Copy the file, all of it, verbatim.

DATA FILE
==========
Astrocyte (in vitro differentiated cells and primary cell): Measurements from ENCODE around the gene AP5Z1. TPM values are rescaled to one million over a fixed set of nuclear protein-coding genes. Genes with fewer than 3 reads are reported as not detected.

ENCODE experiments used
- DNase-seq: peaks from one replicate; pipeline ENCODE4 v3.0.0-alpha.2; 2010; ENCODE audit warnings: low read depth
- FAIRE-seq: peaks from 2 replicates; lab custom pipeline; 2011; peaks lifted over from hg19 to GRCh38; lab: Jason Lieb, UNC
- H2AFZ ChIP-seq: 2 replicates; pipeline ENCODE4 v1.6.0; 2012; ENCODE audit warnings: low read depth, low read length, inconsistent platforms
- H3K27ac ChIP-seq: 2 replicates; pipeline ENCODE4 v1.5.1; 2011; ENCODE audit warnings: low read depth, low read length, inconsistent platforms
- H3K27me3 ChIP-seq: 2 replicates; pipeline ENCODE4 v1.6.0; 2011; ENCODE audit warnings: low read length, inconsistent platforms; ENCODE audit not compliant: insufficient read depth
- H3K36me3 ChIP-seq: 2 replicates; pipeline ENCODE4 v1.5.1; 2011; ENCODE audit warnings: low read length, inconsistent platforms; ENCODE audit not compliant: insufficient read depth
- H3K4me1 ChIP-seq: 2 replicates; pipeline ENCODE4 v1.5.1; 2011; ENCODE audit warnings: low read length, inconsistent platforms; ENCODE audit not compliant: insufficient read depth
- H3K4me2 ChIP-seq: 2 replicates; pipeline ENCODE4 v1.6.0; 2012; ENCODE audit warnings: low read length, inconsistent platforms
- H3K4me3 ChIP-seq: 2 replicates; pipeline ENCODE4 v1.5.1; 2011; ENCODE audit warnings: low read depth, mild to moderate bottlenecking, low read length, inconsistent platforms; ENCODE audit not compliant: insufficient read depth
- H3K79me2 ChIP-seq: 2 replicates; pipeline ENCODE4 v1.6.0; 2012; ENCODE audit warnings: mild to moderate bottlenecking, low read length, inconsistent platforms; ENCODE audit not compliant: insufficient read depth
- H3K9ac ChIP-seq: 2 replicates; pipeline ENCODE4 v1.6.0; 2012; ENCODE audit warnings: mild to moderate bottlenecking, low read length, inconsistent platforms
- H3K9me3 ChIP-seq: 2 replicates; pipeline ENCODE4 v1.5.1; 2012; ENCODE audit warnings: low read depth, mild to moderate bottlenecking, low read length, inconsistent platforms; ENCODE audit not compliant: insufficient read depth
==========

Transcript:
Astrocyte (in vitro differentiated cells and primary cell): Measurements from ENCODE around the gene AP5Z1. TPM values are rescaled to one million over a fixed set of nuclear protein-coding genes. Genes with fewer than 3 reads are reported as not detected.

ENCODE experiments used
- DNase-seq: peaks from one replicate; pipeline ENCODE4 v3.0.0-alpha.2; 2010; ENCODE audit warnings: low read depth
- FAIRE-seq: peaks from 2 replicates; lab custom pipeline; 2011; peaks lifted over from hg19 to GRCh38; lab: Jason Lieb, UNC
- H2AFZ ChIP-seq: 2 replicates; pipeline ENCODE4 v1.6.0; 2012; ENCODE audit warnings: low read depth, low read length, inconsistent platforms
- H3K27ac ChIP-seq: 2 replicates; pipeline ENCODE4 v1.5.1; 2011; ENCODE audit warnings: low read depth, low read length, inconsistent platforms
- H3K27me3 ChIP-seq: 2 replicates; pipeline ENCODE4 v1.6.0; 2011; ENCODE audit warnings: low read length, inconsistent platforms; ENCODE audit not compliant: insufficient read depth
- H3K36me3 ChIP-seq: 2 replicates; pipeline ENCODE4 v1.5.1; 2011; ENCODE audit warnings: low read length, inconsistent platforms; ENCODE audit not compliant: insufficient read depth
- H3K4me1 ChIP-seq: 2 replicates; pipeline ENCODE4 v1.5.1; 2011; ENCODE audit warnings: low read length, inconsistent platforms; ENCODE audit not compliant: insufficient read depth
- H3K4me2 ChIP-seq: 2 replicates; pipeline ENCODE4 v1.6.0; 2012; ENCODE audit warnings: low read length, inconsistent platforms
- H3K4me3 ChIP-seq: 2 replicates; pipeline ENCODE4 v1.5.1; 2011; ENCODE audit warnings: low read depth, mild to moderate bottlenecking, low read length, inconsistent platforms; ENCODE audit not compliant: insufficient read depth
- H3K79me2 ChIP-seq: 2 replicates; pipeline ENCODE4 v1.6.0; 2012; ENCODE audit warnings: mild to moderate bottlenecking, low read length, inconsistent platforms; ENCODE audit not compliant: insufficient read depth
- H3K9ac ChIP-seq: 2 replicates; pipeline ENCODE4 v1.6.0; 2012; ENCODE audit warnings: mild to moderate bottlenecking, low read length, inconsistent platforms
- H3K9me3 ChIP-seq: 2 replicates; pipeline ENCODE4 v1.5.1; 2012; ENCODE audit warnings: low read depth, mild to moderate bottlenecking, low read length, inconsistent platforms; ENCODE audit not compliant: insufficient read depth